The Justice Department on Friday indicted three Russian companies and 13 individuals for interfering in the 2016 U.S. presidential election, and the man who should be most upset is
Donald J. Trump.
The 37-page indictment contains no evidence of collusion between Russia and the Trump campaign, but it does show a systematic effort to discredit the result of the 2016 election. On the evidence so far, President Trump has been the biggest victim of that effort, and he ought to be furious at
The indictment documents a broad social-media and propaganda campaign operating out of Russia and involving hundreds of people starting in 2014 that “had a strategic goal to sow discord in the U.S. political system.” It certainly succeeded on that score, as Democrats and the media have claimed that Mr. Trump’s election is illegitimate because he conspired with Russia to defeat
The charge has roiled American politics and made governing more difficult.
The good news for Mr. Trump is that the indictment reveals no evidence of collusion. The Russians “posted derogatory information about a number of candidates,” the indictment says, and by 2016 “included supporting the presidential campaign of then-candidate Donald J. Trump” and “disparaging Hillary Clinton.” But it adds that the Russians “communicated with unwitting individuals associated with the Trump Campaign,” and it offers no claims of a conspiracy.
Readers of the indictment will be amused at the comic opera details. In or around June 2016, for example, Russians posing online as Americans “communicated with a real U.S. person affiliated with a Texas-based grassroots organization.” This “real U.S. person” vouchsafed the deep political secret that the Russians “should focus their activities on ‘purple states like Colorado, Virginia & Florida.’” Sure enough, the Russians thereafter referred to targeting “purple states.” Someone actually paid Russians to collect this insight.
The indictment also contains no evidence that Russia’s meddling changed the electoral results. A U.S. presidential campaign is a maelstrom of information, charges and counter-charges, media reports and social-media chatter. The Russian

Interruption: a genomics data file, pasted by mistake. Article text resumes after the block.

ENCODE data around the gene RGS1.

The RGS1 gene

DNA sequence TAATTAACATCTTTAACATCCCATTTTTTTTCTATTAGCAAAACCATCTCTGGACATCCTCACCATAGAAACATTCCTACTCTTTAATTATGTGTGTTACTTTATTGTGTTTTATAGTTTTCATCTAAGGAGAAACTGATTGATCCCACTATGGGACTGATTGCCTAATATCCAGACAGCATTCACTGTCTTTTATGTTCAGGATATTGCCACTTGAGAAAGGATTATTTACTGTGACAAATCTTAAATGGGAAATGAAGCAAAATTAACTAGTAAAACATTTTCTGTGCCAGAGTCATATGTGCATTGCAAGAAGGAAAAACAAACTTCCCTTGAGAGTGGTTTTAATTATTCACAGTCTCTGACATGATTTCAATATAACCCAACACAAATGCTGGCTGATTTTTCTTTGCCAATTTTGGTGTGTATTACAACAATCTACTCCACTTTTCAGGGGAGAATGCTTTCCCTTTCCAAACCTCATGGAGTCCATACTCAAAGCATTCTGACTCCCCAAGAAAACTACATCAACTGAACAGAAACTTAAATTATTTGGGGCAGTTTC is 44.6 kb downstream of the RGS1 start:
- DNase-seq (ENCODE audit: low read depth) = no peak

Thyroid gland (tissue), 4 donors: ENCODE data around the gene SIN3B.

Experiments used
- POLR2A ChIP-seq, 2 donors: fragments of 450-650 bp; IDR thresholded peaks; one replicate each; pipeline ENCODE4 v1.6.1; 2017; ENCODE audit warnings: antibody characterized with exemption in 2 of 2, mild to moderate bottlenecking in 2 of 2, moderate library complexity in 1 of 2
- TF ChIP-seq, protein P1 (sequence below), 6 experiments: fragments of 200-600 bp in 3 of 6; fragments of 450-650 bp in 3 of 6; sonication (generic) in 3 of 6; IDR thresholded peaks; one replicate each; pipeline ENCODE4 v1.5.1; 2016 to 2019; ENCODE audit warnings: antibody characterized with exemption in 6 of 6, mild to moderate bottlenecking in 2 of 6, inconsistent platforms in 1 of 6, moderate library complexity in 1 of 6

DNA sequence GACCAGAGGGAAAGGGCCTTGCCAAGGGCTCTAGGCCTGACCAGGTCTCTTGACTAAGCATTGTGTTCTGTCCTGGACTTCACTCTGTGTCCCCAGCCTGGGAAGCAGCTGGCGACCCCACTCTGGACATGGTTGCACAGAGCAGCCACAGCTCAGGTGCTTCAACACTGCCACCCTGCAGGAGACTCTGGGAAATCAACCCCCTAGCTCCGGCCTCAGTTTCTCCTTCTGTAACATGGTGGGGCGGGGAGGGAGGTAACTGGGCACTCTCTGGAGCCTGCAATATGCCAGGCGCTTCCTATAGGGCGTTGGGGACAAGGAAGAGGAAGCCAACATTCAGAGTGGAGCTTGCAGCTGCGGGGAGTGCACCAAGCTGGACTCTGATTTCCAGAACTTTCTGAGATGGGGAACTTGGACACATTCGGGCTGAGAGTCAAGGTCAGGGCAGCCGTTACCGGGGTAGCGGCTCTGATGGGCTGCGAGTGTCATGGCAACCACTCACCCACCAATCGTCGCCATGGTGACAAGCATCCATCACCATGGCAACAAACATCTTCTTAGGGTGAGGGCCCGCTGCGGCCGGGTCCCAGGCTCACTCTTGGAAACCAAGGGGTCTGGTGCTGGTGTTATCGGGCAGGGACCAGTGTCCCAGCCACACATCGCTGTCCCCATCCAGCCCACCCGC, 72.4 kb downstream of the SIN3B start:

bursts became part of this din and sought to reinforce existing biases more than they sought to change minds. Their Twitter hashtags included “#Hillary4Prison,” for example, which you could find at the souvenir desk at the GOP convention.
Yet none of this should let Twitter,
or Google off the hook for being facilitators of this disinformation. The social-media sites and search engines clearly did far too little to police their content for malicious trolls and in the process misled millions of Americans. They need to do more to take responsibility for the content they midwife.
The indictment also makes us wonder what the Obama Administration was doing amid all of this. Where were top Obama spooks
? Their outrage became public only after their candidate lost the election. If they didn’t know what was going on, why not? And if they did, why didn’t they let Americans in on the secret? President Obama sanctioned Russia for its meddling only after the election.
The indictment’s details underscore Russia’s malicious anti-American purposes. An authoritarian regime spent tens of millions of dollars to erode public trust in American democracy. As Senator
(R., Neb.) put it Friday, “Putin’s shadow war is aimed at undermining Americans’ trust in our institutions. We know Russia is coming back in 2018 and 2020—we have to take the threat seriously.”
All of which makes the White House reaction on Friday strangely muted. Its statement understandably focused on the lack of collusion evidence and made one reference to “the agendas of bad actors, like Russia.” But given how much Russia’s meddling has damaged his first year in office, Mr. Trump should publicly declare his outrage at Russia on behalf of the American people. The Kremlin has weakened his Presidency. He should make Russia pay a price that Mr. Obama never did.
Appeared in the February 17, 2018, print edition.